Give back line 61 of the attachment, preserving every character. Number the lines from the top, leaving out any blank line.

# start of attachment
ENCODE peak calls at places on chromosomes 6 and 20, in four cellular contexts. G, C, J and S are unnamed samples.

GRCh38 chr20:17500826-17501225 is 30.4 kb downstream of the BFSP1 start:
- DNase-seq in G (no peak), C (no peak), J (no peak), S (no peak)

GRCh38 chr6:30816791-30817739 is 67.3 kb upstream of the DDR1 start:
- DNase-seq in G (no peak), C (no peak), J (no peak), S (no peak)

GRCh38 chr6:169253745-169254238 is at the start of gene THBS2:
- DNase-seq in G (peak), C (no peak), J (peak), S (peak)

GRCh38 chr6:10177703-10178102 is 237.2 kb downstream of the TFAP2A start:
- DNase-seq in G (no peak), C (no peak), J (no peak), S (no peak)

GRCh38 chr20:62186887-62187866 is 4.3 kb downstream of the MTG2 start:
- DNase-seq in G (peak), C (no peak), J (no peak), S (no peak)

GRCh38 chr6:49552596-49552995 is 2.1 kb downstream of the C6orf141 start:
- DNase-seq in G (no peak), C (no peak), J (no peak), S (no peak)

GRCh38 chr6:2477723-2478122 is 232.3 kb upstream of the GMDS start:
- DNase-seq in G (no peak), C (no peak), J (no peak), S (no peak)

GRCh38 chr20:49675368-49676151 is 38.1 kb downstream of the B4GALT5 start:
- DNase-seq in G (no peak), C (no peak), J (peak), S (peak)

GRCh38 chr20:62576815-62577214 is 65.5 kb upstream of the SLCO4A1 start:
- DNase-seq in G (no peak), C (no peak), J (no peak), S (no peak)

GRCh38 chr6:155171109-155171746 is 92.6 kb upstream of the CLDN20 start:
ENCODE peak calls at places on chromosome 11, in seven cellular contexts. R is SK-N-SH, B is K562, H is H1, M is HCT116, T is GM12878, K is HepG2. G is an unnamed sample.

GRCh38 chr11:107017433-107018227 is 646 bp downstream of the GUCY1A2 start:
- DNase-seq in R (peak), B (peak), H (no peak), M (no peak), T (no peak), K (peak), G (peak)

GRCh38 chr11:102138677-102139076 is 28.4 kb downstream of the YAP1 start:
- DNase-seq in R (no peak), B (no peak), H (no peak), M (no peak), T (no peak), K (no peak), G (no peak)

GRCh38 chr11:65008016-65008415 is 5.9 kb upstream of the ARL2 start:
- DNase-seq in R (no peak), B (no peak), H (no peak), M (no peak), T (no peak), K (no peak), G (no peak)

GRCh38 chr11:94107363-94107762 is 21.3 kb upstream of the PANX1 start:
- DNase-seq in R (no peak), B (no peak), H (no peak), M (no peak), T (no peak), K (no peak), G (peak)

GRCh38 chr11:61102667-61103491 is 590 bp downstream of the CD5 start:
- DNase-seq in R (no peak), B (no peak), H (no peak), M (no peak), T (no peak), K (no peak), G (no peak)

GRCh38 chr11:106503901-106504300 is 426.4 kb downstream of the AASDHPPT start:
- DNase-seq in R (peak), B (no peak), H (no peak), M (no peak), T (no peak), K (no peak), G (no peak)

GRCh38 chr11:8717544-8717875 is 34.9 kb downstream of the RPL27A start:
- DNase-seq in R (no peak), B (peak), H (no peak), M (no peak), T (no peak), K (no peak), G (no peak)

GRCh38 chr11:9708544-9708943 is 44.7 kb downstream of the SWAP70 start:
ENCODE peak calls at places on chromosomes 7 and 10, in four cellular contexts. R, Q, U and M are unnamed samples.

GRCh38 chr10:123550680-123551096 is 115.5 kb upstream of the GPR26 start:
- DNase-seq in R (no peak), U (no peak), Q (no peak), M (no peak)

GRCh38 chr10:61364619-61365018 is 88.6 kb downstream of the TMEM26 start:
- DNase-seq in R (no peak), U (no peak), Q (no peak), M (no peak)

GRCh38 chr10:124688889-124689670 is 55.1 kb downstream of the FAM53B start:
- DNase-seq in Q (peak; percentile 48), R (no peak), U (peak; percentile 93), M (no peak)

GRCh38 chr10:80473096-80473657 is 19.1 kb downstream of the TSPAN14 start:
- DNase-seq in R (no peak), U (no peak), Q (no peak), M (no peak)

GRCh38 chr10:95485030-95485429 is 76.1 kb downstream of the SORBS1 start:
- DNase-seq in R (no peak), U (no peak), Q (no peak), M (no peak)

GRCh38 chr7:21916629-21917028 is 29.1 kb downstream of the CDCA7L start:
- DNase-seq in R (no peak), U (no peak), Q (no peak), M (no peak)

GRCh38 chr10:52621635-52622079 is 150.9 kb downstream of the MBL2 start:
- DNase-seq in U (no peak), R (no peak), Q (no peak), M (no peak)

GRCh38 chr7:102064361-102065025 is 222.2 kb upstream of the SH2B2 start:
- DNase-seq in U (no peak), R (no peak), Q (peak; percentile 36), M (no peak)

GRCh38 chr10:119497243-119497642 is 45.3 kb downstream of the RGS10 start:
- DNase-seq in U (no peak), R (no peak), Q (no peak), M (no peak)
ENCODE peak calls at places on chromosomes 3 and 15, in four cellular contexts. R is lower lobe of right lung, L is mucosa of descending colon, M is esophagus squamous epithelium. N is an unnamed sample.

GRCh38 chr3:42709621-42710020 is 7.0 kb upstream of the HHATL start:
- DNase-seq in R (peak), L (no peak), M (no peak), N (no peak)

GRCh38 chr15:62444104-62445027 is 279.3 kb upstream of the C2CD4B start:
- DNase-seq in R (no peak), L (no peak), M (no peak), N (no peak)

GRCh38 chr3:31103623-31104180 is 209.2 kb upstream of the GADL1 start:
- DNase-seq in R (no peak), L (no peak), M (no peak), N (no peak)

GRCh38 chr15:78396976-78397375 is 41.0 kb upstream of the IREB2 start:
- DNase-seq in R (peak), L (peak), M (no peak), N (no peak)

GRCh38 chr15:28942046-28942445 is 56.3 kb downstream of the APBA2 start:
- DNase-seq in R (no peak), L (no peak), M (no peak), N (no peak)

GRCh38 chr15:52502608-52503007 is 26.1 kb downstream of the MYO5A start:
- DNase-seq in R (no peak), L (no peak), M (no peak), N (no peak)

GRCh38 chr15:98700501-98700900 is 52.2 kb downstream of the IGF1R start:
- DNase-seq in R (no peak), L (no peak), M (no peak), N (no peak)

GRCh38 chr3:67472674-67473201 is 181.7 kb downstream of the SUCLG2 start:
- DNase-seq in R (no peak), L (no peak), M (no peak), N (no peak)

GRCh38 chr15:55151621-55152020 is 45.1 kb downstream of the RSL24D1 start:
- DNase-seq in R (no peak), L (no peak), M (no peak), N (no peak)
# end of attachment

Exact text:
GRCh38 chr3:31103623-31104180 is 209.2 kb upstream of the GADL1 start: